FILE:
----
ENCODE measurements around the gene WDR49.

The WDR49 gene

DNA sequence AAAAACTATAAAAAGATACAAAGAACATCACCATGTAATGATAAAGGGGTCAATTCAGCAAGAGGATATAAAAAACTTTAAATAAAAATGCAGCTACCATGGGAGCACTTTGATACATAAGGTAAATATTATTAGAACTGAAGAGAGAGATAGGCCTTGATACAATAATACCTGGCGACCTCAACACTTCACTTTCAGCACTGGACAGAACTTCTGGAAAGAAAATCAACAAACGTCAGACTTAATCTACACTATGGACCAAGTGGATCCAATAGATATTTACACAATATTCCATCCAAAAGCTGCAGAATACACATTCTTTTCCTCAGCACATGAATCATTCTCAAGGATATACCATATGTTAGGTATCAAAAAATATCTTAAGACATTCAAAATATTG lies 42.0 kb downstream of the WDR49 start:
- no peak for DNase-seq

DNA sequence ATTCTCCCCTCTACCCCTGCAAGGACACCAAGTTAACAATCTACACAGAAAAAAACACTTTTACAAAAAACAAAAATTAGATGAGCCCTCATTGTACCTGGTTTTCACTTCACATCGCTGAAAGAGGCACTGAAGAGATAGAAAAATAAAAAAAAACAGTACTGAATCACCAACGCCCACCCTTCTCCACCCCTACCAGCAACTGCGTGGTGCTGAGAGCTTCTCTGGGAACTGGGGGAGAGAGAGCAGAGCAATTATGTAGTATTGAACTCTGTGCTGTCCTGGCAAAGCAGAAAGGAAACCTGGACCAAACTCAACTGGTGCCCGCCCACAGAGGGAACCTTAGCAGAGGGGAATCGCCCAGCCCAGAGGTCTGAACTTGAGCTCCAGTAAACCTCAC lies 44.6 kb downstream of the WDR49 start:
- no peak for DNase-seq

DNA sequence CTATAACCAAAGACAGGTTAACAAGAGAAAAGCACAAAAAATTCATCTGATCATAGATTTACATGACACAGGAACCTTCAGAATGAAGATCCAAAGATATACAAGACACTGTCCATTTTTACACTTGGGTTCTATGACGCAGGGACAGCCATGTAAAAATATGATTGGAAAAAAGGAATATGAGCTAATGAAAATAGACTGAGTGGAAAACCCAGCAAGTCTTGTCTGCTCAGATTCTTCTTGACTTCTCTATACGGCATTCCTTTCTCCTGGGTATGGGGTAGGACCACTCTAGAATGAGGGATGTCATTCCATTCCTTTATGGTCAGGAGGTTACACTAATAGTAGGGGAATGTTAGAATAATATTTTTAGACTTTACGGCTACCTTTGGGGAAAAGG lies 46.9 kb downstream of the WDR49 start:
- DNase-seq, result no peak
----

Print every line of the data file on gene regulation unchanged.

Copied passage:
ENCODE measurements around the gene WDR49.

The WDR49 gene

DNA sequence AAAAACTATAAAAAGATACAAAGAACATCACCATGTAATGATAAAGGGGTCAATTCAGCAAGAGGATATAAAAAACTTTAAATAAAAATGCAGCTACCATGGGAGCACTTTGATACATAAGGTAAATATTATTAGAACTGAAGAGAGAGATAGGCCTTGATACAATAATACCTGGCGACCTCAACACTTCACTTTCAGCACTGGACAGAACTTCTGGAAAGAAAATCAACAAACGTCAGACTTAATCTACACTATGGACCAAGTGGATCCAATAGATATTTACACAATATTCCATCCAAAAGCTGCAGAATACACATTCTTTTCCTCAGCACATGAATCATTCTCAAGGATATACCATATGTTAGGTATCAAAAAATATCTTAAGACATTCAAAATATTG lies 42.0 kb downstream of the WDR49 start:
- no peak for DNase-seq

DNA sequence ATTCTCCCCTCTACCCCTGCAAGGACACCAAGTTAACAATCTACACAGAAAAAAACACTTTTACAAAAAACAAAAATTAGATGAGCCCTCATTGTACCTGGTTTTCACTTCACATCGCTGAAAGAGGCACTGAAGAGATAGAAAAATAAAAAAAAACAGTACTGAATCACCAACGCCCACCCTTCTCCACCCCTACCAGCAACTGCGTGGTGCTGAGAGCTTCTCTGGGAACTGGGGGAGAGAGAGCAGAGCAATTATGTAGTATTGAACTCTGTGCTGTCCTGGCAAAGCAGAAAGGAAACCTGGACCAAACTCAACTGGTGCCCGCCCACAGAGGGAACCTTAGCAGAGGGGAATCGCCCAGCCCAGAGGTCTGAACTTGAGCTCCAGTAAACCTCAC lies 44.6 kb downstream of the WDR49 start:
- no peak for DNase-seq

DNA sequence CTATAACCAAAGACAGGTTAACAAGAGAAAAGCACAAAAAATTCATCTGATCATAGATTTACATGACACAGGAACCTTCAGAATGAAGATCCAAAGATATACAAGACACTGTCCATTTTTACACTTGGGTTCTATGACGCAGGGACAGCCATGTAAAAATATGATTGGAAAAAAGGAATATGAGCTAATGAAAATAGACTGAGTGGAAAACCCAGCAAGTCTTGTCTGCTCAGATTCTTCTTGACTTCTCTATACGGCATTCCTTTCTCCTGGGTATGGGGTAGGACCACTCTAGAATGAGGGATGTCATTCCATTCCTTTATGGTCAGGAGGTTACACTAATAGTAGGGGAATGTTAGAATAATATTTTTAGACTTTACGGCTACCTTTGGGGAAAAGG lies 46.9 kb downstream of the WDR49 start:
- DNase-seq, result no peak